I got a really special message yesterday. It was a photo of a client out on a date with her husband with a little note about how breastfeeding didn’t work out for her in the end, due to severe pain from vasospasm, but the support she had for the 6 weeks she nursed changed everything.
This is what I want for all moms.
Because I’m new around here, I’ll introduce myself. I’m an Internationally Board Certified Lactation Consultant. Not the kind that barges in and smashes a baby onto your breast, but the kind that asks how you are doing and cares about the answer.
As you can imagine, I spend a lot of time reading up on the latest lactation studies, mom blogs, and bottle trends. But I spend just as much time reading about shame. Brené Brown’s work on shame has fundamentally changed my work for the better. Shame is when we feel bad about who we are, not what we do. So many people with feeding challenges feel like they are bad moms. Its the first thing you really try to do as a mom. And it is hard. REALLY HARD. Everyone asks about it all the time. Breast is Best is plastered everywhere you go for 9 months. But at the end of the day, breast isn’t best. Feeling like a good mom is best.
That’s why one of the secrets of my lactation work is date nights.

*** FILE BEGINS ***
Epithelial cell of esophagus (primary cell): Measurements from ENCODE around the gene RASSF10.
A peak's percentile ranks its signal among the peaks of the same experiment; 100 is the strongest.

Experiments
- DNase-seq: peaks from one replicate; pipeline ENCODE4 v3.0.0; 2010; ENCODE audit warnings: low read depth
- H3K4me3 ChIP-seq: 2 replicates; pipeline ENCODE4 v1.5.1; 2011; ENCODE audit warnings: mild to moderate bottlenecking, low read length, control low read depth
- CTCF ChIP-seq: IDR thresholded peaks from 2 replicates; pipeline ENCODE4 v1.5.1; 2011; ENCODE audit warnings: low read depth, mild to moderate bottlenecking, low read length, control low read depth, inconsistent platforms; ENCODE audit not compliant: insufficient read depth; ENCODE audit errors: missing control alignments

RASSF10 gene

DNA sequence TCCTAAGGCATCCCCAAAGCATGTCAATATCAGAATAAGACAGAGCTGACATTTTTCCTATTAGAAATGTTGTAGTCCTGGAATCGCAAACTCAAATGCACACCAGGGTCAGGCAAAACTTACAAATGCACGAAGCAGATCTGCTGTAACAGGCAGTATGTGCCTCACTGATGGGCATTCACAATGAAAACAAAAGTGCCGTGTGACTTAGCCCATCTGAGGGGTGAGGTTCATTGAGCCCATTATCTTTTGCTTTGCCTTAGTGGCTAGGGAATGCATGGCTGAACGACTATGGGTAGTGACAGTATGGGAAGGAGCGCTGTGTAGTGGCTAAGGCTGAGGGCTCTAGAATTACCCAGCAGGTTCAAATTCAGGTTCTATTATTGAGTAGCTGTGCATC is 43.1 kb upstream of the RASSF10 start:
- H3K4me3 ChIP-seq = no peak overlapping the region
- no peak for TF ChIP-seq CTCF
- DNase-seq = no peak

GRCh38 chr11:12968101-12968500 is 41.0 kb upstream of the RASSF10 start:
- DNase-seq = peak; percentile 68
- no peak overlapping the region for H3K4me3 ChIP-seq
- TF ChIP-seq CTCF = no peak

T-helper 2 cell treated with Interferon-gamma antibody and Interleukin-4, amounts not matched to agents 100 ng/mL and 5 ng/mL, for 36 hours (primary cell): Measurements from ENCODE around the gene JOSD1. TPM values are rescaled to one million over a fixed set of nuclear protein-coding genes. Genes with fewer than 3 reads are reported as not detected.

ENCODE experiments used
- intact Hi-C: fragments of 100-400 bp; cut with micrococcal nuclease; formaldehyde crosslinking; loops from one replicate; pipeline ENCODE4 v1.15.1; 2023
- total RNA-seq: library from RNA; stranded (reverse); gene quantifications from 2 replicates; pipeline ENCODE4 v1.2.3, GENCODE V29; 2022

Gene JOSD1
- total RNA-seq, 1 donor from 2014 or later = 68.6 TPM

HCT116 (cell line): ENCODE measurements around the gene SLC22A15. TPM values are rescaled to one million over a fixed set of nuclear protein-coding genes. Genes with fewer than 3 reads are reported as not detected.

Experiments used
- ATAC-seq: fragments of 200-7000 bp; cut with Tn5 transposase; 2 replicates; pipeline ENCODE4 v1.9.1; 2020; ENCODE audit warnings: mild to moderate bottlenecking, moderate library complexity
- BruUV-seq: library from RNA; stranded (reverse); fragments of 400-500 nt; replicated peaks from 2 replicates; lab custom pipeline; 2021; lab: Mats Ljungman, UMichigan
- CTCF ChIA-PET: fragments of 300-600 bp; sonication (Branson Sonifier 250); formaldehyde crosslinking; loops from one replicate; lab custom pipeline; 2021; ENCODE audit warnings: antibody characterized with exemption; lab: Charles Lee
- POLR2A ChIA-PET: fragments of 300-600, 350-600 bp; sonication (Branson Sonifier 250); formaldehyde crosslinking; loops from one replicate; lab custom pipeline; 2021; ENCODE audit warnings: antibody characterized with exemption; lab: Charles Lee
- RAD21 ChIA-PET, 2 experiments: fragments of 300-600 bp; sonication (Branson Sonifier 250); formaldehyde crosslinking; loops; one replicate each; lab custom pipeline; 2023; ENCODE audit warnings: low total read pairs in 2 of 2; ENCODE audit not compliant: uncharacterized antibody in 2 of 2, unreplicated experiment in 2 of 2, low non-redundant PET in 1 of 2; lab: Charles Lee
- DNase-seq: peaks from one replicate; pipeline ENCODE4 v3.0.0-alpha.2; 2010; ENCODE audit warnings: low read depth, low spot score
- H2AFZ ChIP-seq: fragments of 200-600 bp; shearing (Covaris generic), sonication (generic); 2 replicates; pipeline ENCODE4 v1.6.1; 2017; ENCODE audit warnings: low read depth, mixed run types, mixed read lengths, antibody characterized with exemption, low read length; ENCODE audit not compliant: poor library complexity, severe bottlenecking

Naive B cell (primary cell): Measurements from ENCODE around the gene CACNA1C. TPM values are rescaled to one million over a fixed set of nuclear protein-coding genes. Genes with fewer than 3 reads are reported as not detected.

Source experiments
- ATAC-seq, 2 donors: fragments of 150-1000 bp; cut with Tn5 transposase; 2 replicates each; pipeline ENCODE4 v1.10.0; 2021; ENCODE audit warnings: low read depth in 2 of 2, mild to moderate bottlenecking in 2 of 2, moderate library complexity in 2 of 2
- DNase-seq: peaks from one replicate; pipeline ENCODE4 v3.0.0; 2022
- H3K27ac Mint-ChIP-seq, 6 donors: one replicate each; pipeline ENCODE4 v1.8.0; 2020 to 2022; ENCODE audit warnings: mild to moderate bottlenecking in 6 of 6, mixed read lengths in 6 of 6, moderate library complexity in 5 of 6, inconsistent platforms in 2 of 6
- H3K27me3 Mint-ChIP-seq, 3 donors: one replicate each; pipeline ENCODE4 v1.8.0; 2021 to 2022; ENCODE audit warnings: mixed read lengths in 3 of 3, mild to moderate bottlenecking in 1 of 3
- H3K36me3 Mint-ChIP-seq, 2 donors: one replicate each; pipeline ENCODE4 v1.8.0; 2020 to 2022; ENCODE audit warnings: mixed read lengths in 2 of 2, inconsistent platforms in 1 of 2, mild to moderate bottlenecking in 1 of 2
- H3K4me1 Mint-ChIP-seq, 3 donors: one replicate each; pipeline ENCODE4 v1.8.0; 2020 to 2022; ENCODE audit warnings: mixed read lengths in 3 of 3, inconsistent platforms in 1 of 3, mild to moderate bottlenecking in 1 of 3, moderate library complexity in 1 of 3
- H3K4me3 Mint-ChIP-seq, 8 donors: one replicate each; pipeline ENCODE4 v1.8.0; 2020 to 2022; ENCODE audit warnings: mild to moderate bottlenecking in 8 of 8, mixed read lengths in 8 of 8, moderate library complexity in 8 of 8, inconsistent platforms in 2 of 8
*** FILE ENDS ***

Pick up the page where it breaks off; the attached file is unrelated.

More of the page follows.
The Six Week Selfie
When my clients hit 6 weeks postpartum, whether they tried like crazy to breastfeed and triumphed, or knew pretty quickly it wasn’t going to meet their families’ needs: I ask my clients to go out.
Get an outfit. From a store or the back of your closet. Do your best to feel a little like your pre baby self while embracing the new mom-you.
Select some excellent company. The girlfriend who cheered you on, the partner that did bottles while you pumped.
Go do something wonderful. Get a drink. Get a pedicure. Get some delicious food. Leave your sweet baby with someone you trust and get out for an hour or two.
Then, send me a picture.
Okay, you don’t have to send me picture. But maybe take one to remember the time you went out to celebrate a parenting milestone: you working your butt off to feed your baby. Because no matter how you do it, it is really hard work.
Guest Writer —Victoria Facelli